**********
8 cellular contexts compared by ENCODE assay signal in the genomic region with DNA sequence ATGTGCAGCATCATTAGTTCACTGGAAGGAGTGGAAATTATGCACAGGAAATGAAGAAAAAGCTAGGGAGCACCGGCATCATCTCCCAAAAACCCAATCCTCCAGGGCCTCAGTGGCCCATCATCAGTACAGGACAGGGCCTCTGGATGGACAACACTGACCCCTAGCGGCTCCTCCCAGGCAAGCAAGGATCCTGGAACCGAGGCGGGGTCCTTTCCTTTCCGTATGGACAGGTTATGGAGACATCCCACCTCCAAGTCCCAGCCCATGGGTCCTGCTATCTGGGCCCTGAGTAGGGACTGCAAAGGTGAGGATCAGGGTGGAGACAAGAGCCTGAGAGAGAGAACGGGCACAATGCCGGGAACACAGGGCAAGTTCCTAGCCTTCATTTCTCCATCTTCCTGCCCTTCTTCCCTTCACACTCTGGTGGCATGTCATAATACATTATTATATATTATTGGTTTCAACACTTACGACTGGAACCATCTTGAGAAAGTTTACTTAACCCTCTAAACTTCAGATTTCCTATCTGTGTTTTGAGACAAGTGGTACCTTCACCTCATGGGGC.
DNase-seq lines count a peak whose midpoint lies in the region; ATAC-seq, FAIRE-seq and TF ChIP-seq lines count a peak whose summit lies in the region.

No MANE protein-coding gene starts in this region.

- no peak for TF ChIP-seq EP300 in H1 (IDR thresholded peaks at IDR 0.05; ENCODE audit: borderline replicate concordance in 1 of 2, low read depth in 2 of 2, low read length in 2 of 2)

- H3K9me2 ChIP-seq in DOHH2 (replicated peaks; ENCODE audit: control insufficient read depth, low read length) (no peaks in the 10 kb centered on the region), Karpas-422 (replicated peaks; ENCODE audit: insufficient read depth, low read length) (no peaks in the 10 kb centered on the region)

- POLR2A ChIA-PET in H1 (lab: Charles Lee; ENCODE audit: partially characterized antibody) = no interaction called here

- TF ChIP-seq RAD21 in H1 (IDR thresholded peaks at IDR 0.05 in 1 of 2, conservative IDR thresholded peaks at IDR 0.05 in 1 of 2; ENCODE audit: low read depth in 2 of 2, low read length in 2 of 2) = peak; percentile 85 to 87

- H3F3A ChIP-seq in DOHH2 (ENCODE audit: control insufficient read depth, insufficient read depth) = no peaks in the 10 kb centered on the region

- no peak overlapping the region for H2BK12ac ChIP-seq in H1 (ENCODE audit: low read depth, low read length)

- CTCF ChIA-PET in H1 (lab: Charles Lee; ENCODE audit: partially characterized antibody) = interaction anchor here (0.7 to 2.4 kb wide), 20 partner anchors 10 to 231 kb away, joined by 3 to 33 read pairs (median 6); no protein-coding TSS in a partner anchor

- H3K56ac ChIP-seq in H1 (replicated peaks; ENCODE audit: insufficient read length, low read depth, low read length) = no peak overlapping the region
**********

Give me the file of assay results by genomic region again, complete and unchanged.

8 cellular contexts compared by ENCODE assay signal in the genomic region with DNA sequence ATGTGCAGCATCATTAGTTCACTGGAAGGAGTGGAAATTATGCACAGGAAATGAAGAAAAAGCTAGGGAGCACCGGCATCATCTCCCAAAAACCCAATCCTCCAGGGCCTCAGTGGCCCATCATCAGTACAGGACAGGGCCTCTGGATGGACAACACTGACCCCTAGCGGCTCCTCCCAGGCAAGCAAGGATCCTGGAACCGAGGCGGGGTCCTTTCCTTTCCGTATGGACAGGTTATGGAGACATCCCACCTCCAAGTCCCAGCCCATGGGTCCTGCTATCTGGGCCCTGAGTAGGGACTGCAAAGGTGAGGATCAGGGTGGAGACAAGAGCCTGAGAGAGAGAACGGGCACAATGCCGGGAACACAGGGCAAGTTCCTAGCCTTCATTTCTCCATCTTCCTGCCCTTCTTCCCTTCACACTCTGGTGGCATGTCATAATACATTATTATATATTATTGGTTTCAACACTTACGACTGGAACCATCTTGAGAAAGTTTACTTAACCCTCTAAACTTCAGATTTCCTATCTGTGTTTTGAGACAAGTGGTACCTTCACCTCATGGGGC.
DNase-seq lines count a peak whose midpoint lies in the region; ATAC-seq, FAIRE-seq and TF ChIP-seq lines count a peak whose summit lies in the region.

No MANE protein-coding gene starts in this region.

- no peak for TF ChIP-seq EP300 in H1 (IDR thresholded peaks at IDR 0.05; ENCODE audit: borderline replicate concordance in 1 of 2, low read depth in 2 of 2, low read length in 2 of 2)

- H3K9me2 ChIP-seq in DOHH2 (replicated peaks; ENCODE audit: control insufficient read depth, low read length) (no peaks in the 10 kb centered on the region), Karpas-422 (replicated peaks; ENCODE audit: insufficient read depth, low read length) (no peaks in the 10 kb centered on the region)

- POLR2A ChIA-PET in H1 (lab: Charles Lee; ENCODE audit: partially characterized antibody) = no interaction called here

- TF ChIP-seq RAD21 in H1 (IDR thresholded peaks at IDR 0.05 in 1 of 2, conservative IDR thresholded peaks at IDR 0.05 in 1 of 2; ENCODE audit: low read depth in 2 of 2, low read length in 2 of 2) = peak; percentile 85 to 87

- H3F3A ChIP-seq in DOHH2 (ENCODE audit: control insufficient read depth, insufficient read depth) = no peaks in the 10 kb centered on the region

- no peak overlapping the region for H2BK12ac ChIP-seq in H1 (ENCODE audit: low read depth, low read length)

- CTCF ChIA-PET in H1 (lab: Charles Lee; ENCODE audit: partially characterized antibody) = interaction anchor here (0.7 to 2.4 kb wide), 20 partner anchors 10 to 231 kb away, joined by 3 to 33 read pairs (median 6); no protein-coding TSS in a partner anchor

- H3K56ac ChIP-seq in H1 (replicated peaks; ENCODE audit: insufficient read length, low read depth, low read length) = no peak overlapping the region